@daveweigel: 21.2% of black workers work for government, compared to only 16.3% of everyone else.
BOUIE: The GOP's relationship with African-Americans has fallen apart since 2008. "In the years since the 2008 election, many Republicans have adopted racially charged narratives on everything from the financial collapse — minorities and the Community Reinvestment Act are to blame — to a program meant to compensate African American farmers for racial discrimination (it’s actually 'reparations'). What’s more, in its attacks on Obama, a large portion of the Republican base has adopted an explicitly racial frame. The attacks aren’t motivated by race — the apocalyptic tenor should be familiar to anyone who remembers Bill Clinton’s presidency — but race acts as a filter for their appearance. Birthers — including prominent members of the GOP — demand evidence of Obama’s citizenship, local Republicans depict Obama’s parents as chimpanzees, and online conservatives portray Obama as an African witch doctor." Jamelle Bouie in The Washington Post.
MACGILLIS: Romney has something he could have talked about. "Here’s the thing: Romney actually had something to offer his Houston audience. He could have told them about the signal accomplishment of his term as governor, a law that disproportionately benefited blacks and other minorities in Massachusetts, and that laid the groundwork for a national law that will extend health coverage to millions of African-Americans. But of course, Romney would not do that. Instead, he reiterated his intention to repeal said national law, for which he was unsurprisingly booed... Before the speech was over, Romney was already getting media huzzahs on Twitter for standing his ground in attacking Obamacare despite the audience; but is it really standing one’s ground to disavow one’s greatest policy accomplishment?...George Romney would not have gone through a speech to the NAACP without mentioning the universal health care law he had signed." Alec MacGillis in The New Republic.
Related: Poverty in the 50 years since Michael Harrington published 'The Other America,' in five charts.
1) WESSEL: The housing bust is finally over. "The housing market has turned--at last. The U.S. finally has moved beyond attention-grabbing predictions from housing 'experts' that housing is bottoming. The numbers are now convincing...Nearly 10% more existing homes were sold in May than in the same month a year earlier, many purchased by investors who plan to rent them for now and sell them later, an important sign of an inflection point. In something of a surprise, the inventory of existing homes for sale has fallen close to the normal level of six months' worth despite all the foreclosed homes that lenders own. The fraction of homes that are vacant is at its lowest level since 2006...The upturn in housing is a milestone, a particularly welcome one amid a distressing dearth of jobs. For some time, housing has been one of the biggest causes of economic weakness. It has now--barely--moved to the plus side." David Wessel in The Wall Street Journal.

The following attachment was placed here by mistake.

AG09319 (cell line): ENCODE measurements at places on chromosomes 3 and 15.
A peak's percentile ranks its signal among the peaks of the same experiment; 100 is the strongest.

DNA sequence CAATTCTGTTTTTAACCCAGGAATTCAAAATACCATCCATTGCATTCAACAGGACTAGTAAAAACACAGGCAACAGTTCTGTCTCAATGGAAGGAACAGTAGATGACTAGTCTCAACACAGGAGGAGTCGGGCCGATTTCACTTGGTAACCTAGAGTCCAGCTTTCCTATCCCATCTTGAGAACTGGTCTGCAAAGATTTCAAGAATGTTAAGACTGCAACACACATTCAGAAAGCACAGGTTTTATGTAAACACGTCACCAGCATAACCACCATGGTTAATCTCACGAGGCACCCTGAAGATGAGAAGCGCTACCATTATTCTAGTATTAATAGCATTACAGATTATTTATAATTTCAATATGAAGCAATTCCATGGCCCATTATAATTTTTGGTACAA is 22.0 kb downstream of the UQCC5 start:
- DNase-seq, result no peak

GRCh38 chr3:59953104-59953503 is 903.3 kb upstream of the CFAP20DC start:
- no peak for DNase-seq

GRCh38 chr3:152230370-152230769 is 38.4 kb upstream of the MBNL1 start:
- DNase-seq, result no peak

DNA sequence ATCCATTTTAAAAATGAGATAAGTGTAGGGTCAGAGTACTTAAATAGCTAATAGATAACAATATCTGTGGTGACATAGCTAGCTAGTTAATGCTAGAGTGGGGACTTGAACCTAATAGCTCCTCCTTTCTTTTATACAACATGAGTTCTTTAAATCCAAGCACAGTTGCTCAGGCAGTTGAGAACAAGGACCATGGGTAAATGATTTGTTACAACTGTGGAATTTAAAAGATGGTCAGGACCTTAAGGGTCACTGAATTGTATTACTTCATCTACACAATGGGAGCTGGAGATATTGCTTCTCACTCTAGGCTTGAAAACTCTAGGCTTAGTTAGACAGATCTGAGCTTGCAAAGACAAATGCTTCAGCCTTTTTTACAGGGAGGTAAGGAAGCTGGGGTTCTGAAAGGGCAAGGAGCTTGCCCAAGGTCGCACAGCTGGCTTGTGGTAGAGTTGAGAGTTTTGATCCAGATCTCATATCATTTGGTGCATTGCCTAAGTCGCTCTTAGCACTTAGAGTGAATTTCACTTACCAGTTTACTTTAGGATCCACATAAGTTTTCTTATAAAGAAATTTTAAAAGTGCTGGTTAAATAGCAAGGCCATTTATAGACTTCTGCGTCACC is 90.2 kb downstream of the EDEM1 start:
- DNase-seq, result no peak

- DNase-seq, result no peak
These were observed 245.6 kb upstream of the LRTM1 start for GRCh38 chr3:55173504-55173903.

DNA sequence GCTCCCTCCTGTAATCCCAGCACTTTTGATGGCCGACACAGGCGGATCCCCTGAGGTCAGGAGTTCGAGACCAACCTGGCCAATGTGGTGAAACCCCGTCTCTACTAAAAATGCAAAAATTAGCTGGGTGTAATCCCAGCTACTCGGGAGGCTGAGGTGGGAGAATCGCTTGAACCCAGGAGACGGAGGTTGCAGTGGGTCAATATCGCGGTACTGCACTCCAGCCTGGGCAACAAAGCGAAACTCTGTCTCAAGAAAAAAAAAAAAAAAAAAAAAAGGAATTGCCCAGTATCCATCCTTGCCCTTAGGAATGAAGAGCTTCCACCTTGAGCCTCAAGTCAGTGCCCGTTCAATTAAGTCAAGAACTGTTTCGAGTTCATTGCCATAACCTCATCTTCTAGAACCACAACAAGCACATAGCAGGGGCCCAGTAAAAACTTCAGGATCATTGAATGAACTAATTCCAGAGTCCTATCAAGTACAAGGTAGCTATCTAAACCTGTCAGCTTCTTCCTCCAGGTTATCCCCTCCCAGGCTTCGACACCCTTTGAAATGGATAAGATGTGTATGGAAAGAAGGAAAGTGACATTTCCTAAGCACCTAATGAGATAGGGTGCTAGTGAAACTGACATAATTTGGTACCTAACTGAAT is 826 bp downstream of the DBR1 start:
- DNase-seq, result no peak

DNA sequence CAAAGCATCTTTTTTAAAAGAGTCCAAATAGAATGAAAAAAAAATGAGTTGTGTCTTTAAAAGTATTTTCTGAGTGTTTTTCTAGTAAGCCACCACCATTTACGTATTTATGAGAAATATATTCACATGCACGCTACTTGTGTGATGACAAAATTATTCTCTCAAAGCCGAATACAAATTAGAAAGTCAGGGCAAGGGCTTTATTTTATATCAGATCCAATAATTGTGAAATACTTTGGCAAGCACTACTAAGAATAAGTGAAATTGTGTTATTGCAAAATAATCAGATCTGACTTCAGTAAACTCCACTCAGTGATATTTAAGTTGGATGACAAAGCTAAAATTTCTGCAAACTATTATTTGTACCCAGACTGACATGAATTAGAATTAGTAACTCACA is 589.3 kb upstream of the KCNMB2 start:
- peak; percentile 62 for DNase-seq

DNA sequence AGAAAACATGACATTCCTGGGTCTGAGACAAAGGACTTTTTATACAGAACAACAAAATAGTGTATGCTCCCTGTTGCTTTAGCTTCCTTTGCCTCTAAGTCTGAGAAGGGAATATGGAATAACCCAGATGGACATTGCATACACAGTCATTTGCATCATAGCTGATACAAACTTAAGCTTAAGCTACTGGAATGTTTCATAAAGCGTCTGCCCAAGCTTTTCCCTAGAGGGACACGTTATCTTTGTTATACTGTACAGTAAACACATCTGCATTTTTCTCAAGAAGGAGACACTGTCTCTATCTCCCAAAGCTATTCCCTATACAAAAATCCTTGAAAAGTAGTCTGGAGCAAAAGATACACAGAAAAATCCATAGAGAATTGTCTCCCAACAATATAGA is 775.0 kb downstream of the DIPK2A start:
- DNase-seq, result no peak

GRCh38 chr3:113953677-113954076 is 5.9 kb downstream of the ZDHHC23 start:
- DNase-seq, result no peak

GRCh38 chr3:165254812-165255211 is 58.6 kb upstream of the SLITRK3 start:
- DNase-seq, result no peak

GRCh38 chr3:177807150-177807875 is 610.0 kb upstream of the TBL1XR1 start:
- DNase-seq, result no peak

2) KLEIN: This election will be about taxes."There’s something unusual about the argument currently dominating the U.S. presidential election. Republicans think they’ve got a winning hand arguing that President Barack Obama will raise taxes. And Democrats think they’ve got a winning hand arguing that President Obama will -- raise taxes....Insofar as this election can be reduced to a single policy question, it’s this: Which is more unpopular? Raising taxes? Or refusing to raise taxes on the rich?" Ezra Klein in Bloomberg.
3) RATTNER: China's economy is still going strong. "The financial weekly Barron’s recently proclaimed in a cover story that 'it looks like the Great China Growth Story may be falling apart.' On Friday, China is expected to announce new, subpar growth figures. But consider a less prominent fact: a Bloomberg survey of economic forecasters yielded an average projected growth rate for China of 8.2 percent for 2012. If that’s the oft-predicted 'hard landing' from the heights of China’s historic double-digit rates, let’s all wish for a similar fate for the United States. No other major country -- not even Brazil or India -- will grow at a rate near China’s this year...The 'pessimists-lite' -- those who argue that China’s growth rate may not re-accelerate -- may be right. No economy can expand indefinitely at China’s historic double-digit rate. But for me, China’s economy still pulsates with the confidence of its growing entrepreneurial spirit, an important factor that doesn’t fit neatly into statistical models." Steven Rattner in The New York Times.